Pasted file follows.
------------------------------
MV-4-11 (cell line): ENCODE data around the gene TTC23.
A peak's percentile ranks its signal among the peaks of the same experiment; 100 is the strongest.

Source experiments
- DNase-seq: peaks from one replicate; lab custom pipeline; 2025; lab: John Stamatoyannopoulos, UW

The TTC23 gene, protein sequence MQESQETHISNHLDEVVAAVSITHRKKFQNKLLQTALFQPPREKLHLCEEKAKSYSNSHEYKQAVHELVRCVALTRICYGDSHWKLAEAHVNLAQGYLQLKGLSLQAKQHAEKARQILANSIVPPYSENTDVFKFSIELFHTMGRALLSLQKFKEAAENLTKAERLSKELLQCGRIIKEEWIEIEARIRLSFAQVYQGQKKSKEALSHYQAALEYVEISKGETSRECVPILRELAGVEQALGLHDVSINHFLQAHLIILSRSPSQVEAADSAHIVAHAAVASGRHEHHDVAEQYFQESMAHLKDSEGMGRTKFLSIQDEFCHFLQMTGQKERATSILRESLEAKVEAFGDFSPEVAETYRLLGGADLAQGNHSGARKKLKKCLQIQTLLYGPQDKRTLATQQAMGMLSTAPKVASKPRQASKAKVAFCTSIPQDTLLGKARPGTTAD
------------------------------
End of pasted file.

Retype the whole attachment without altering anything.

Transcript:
MV-4-11 (cell line): ENCODE data around the gene TTC23.
A peak's percentile ranks its signal among the peaks of the same experiment; 100 is the strongest.

Source experiments
- DNase-seq: peaks from one replicate; lab custom pipeline; 2025; lab: John Stamatoyannopoulos, UW

The TTC23 gene, protein sequence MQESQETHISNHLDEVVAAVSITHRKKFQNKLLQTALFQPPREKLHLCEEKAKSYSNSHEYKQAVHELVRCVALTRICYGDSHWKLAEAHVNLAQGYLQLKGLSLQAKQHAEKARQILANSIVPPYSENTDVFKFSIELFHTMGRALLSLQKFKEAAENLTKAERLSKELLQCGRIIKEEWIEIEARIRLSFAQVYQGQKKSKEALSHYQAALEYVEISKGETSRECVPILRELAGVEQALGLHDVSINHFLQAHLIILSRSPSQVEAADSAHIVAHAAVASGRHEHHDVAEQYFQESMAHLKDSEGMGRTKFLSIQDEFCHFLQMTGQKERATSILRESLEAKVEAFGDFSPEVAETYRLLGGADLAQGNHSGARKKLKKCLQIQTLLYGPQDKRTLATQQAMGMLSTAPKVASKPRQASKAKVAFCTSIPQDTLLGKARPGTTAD